Planting large trees is always a costly, laborious, and uncertain operation; very successful in a few cases, but in the majority extremely unsatisfactory. I have satisfied myself of the correctness of Mr. Bacon's views on the subject by observations both at home and abroad, and that small trees are generally much the most valuable in after time. I have seen the experiment tried repeatedly, and the result has usually been, that trees planted at two or three years of age outstripped in growth, vigor, and fruitfulness " extra-sized "trees - perhaps ten or more years old - planted nearly at the same time. There are exceptions to this rule, as to most others; and I have planted large trees quite successfully, they continuing to make fine growth, and fruiting immediately and abundantly. Such instances, however, are not common, and are not to be relied upon, for the reverse is most frequently the result.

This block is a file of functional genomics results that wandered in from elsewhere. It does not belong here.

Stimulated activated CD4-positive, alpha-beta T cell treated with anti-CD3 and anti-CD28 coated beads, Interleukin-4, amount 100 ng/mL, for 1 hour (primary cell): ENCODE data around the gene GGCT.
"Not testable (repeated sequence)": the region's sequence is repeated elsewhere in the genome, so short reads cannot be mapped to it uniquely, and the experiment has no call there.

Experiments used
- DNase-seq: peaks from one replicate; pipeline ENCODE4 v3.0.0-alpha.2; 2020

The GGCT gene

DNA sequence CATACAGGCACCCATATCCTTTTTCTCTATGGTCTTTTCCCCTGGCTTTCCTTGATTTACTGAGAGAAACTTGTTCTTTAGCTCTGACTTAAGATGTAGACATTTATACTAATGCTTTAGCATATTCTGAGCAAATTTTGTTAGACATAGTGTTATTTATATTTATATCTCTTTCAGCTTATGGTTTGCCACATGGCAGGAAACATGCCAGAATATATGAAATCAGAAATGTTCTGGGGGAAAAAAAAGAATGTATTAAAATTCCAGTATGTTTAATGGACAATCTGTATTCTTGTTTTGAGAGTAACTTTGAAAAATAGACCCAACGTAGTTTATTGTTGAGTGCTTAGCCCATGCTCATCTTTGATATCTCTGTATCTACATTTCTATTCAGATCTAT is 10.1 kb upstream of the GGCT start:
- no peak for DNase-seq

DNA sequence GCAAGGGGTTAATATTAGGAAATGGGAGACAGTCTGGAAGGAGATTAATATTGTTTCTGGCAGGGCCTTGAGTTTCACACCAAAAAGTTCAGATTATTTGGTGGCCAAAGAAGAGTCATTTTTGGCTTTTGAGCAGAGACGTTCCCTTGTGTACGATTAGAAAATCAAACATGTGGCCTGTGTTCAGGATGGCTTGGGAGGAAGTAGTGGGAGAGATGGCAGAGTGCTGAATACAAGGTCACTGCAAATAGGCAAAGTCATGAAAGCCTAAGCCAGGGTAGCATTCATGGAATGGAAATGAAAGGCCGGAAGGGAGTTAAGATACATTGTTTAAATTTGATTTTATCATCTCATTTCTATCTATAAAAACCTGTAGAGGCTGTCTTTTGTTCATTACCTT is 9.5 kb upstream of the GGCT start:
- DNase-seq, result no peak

Were I planting an orchard, I should choose pears and cherries of two years, apples and plums of three or four years' growth, and even dwarf pears I should not wish to plant much older than two years; for, although comparatively easy of removal at a more advanced age, they are apt, unless the operation is performed with extreme care, to receive a check from which they do not soon recover. The same thing is true with respect to ornamental trees: "extra-sized" evergreens and other shade trees arc sought for with avidity every season, more to the benefit of the nurseryman than the planter, for if they grow they are in ten years no larger, and not nearly so handsome, as three- or four-year-old trees planted at the same time.